"We have to guard our freedom," Xiaoyun Hou told the crowd. She is a mother of three and organizer of the rally. She says she no longer feels safe walking alone in her own community.
"We are alienated again, marginalized more than before," she said.
She and hundreds of other people from all backgrounds rallied in Chinatown to stand against hate.
"This is happening right next to us, everybody has this experience, it's not one single isolated incident. Everybody feels less safe," she said.
Hate crimes against Asian Americans have surged 149% since the pandemic began. More than 3,800 incidents have been recorded, including several acts of vandalism in Philadelphia this week that police are investigating.
"This is unacceptable. This is not America. We must protect the Asian community and we must show we are in solidarity," said Congressman Dwight Evans, who joined the rally along with several members of Philadelphia City Council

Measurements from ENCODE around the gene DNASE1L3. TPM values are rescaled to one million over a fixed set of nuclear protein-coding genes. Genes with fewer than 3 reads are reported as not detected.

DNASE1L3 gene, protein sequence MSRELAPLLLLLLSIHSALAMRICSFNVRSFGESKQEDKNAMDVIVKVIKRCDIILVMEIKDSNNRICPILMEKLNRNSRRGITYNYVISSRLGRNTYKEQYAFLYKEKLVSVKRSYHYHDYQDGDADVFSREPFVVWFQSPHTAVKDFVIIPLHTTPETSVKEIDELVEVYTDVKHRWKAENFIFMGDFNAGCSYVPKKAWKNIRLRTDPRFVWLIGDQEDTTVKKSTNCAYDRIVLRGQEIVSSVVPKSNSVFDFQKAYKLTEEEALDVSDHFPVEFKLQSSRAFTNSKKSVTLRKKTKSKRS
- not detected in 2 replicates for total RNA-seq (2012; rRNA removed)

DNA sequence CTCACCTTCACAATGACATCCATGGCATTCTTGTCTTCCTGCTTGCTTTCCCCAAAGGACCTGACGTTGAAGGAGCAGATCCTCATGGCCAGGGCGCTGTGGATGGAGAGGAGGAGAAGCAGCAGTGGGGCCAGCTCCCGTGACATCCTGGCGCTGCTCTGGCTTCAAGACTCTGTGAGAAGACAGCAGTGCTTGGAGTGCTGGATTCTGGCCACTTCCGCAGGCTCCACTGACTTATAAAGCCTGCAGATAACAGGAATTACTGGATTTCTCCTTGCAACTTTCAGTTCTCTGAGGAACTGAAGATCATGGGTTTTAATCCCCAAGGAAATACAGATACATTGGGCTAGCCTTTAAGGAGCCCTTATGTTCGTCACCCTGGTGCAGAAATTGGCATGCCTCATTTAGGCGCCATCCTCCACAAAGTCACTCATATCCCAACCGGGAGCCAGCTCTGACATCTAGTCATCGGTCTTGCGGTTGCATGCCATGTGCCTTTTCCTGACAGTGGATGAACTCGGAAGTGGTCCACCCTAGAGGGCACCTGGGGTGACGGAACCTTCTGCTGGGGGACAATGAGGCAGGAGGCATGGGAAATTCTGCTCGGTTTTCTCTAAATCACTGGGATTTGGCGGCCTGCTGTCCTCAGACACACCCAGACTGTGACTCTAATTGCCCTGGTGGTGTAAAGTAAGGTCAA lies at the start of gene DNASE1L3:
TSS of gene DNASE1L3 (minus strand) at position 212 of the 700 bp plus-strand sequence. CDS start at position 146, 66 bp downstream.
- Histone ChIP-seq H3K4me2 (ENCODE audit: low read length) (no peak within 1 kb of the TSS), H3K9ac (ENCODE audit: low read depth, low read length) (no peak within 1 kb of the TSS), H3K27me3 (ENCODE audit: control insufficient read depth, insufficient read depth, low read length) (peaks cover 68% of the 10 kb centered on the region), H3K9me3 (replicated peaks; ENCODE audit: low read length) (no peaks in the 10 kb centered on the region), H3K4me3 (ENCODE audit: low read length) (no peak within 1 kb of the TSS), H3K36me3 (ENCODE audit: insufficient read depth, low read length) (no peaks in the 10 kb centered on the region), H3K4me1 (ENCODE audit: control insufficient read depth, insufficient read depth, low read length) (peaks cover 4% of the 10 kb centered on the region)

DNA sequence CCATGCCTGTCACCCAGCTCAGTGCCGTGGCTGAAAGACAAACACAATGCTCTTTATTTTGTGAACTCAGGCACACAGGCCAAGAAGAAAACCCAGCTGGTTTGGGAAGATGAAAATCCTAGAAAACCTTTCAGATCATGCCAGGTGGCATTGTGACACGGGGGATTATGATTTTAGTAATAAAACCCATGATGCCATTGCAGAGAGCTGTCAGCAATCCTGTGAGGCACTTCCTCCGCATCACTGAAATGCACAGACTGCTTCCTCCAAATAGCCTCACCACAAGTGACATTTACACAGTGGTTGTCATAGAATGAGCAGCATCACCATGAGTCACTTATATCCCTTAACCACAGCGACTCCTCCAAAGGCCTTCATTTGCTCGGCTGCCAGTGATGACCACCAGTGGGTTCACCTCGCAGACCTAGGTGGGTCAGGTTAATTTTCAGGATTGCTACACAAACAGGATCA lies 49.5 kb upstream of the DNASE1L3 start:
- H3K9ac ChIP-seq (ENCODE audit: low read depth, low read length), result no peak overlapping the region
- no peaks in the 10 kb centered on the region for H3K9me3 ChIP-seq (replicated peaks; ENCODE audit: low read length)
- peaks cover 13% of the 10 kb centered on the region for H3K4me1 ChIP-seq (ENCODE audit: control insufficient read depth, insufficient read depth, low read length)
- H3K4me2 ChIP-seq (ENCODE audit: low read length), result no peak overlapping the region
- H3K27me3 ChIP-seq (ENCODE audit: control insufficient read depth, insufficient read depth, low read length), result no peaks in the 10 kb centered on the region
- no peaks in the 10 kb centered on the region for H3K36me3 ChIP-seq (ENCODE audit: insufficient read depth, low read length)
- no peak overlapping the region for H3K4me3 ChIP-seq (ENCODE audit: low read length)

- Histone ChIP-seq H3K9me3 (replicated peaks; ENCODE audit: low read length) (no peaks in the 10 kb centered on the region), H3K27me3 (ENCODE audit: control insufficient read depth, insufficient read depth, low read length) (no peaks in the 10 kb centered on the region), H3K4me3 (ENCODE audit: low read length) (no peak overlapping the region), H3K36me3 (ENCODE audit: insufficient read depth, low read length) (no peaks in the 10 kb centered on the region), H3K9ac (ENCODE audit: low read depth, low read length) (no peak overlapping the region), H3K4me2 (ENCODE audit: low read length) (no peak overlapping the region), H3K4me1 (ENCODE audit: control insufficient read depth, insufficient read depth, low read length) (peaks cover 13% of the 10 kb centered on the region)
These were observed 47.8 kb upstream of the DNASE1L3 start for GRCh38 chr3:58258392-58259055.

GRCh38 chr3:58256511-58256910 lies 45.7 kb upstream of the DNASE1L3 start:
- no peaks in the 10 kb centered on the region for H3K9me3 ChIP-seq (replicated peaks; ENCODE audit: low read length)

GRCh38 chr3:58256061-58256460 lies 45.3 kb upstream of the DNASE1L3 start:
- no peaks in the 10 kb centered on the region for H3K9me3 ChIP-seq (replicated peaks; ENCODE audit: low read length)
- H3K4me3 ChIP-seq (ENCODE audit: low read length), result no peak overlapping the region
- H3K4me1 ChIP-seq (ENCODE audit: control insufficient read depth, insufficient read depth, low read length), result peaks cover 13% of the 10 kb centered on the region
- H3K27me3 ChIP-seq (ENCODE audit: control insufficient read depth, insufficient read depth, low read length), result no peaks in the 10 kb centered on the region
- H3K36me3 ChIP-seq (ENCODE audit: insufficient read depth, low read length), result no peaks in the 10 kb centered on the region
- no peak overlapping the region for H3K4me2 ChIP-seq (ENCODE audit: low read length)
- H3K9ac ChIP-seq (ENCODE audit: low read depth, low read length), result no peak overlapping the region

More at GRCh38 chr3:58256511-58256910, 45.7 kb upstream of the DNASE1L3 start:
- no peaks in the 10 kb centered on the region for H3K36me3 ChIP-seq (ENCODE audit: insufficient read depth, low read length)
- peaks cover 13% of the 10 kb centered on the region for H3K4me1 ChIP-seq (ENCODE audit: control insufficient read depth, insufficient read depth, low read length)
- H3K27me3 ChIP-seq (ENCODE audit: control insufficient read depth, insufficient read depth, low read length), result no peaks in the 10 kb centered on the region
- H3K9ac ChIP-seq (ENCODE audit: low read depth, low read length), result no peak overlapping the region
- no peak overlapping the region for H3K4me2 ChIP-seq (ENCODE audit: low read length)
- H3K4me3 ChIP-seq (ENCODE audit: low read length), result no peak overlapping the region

"United, we can show that the city really cares and will be out here to protect people. We want people to feel safe," said Councilmember Mark Squilla.
The community, which marched from Chinatown to Independence Mall and then City Hall, hoped the rally sent a message of unity.
"We want people to know we are hardworking people, we're a part of your community, and we are here to be part of the community," said Angela Wu.
Activists were asked to keep COVID precautions in mind with mandatory masks and social distancing.